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Lake Forest Illinois Trusts and Estates Law Blog

Probate litigation: Family disputes can cause serious rifts

No matter how cautious, diligent and thorough an Illinois estate owner is in his or her planning, if heirs or beneficiaries wish to contest the will, it can spark probate litigation. Many celebrities have died without signing a last will and testament, which is also a situation that often leads to probate litigation. There are also often legal problems when someone claims that an estate owner was not of sound mind when a will or trust was signed.

Former Hollywood actor Mickey Rooney was reportedly a victim of financial and physical abuse. His finances had dwindled to approximately $18,000 when the court appointed a conservator to make decisions on his behalf. Jerry Lee Lewis is another celebrity whose family members have been battling it out in court regarding his estate. He had a stroke and now, at age 83, resides in a rehabilitation facility.

Executrix wants court to change beneificiary designation

Even if an Illinois estate owner signs a last will and testament, disputes may arise when the time comes for the estate to be administered. A situation is currently unfolding in another state where an estate administrator has petitioned the court to change the beneficiary designated on a retirement account. The plaintiff has filed a lawsuit against the decedent's sister as well as a financial services company.

The estate owner passed away in 2018. He left his residence to his spouse and a remaining portion of his estate to the plaintiff, whom he also reportedly designated as executrix. The plaintiff has claimed that the financial services company has not distributed proceeds from the decedent's IRA in the proper manner. She apparently learned that the decedent had named his sister as beneficiary of those particular assets, but neither she nor the sister have received the funds.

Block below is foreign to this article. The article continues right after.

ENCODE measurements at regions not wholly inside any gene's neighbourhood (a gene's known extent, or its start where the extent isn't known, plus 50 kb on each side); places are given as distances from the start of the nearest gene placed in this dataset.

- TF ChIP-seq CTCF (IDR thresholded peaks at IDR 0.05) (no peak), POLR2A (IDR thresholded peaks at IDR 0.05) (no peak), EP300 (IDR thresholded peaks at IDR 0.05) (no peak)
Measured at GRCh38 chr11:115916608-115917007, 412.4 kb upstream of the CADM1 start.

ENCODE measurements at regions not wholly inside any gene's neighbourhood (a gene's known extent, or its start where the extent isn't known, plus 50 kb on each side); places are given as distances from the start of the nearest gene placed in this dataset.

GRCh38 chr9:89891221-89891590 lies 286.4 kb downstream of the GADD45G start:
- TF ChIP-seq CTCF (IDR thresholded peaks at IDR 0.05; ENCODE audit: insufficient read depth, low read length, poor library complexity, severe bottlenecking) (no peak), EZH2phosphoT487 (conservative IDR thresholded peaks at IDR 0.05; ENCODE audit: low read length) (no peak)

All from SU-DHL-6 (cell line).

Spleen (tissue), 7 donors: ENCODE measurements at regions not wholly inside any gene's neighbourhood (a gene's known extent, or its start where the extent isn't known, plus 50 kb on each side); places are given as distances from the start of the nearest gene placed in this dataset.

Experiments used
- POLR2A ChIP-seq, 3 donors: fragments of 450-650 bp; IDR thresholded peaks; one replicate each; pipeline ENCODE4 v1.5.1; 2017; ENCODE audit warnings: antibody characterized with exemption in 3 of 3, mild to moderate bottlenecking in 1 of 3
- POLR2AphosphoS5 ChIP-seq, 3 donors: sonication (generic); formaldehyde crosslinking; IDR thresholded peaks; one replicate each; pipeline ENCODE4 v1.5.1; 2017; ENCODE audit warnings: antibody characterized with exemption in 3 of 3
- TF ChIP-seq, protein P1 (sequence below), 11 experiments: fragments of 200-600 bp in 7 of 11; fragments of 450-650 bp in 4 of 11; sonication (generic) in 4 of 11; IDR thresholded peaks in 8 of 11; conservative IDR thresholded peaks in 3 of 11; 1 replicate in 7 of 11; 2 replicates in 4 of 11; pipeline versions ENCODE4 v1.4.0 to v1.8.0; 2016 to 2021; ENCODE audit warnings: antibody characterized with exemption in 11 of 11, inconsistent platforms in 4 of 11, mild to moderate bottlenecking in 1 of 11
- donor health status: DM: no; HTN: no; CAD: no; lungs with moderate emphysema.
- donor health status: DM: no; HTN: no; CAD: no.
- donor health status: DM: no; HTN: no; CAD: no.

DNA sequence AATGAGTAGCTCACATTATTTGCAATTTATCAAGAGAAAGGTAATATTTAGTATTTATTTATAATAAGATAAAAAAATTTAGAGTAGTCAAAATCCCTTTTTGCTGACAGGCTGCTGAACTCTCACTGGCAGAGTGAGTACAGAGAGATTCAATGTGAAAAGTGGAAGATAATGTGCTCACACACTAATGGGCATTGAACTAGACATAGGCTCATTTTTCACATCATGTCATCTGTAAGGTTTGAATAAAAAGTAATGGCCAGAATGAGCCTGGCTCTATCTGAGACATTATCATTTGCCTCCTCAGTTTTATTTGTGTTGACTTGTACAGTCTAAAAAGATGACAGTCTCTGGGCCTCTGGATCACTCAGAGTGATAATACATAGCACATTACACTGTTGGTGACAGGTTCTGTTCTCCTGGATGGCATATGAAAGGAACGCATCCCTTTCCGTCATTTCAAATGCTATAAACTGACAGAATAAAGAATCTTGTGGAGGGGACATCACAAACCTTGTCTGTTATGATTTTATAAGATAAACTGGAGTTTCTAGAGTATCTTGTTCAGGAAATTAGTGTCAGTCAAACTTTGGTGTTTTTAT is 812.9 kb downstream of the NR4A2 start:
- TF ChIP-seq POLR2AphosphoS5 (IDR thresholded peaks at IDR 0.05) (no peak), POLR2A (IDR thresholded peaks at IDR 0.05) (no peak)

What can you do about an incompetent executor or trustee?

Losing a loved one can be a socially, emotionally and financially difficult time in your life. Not only do you have to adjust to a future without the support of the person you love, but you also have to embrace the new legal reality that comes from their death.

Children and spouses often get used to having access to certain assets that belong to their loved one. When that person dies, it can suddenly become much more difficult to access those assets. Until the probate process is over, you may not be able to utilize certain assets at all.

Financial power of attorney: How does it work?

Many Illinois residents worry about becoming incapacitated or not being able to act independently when it comes to financial or health care matters. This is one of many reasons a lot of people grant a power of attorney. It is definitely something to consider, particularly if a person wishes to designate someone to make financial decisions and transactions on his or her behalf.

A financial power of attorney is a common component of many estate plans. It is helpful to know that a trusted relative, friend or other party is ready to stand in and make important decisions if an incident occurs that leaves the person granting the power incapacitated. In fact, many people take comfort in knowing that they have specifically designated authority to someone they trust and would not be relying on strangers to make decisions regarding their health or finances.

Wedding bells soon to ring? Don't forget estate planning talks

When an Illinois couple makes plans to marry, there may not seem to be enough hours in the day to get everything done before the big event. Where will the wedding take place? Who will be invited? How much money will they spend and where will they live after they are married? In addition to these topics, couples who want to start married life off on the right foot should include discussions about estate planning in their pre-wedding preparations.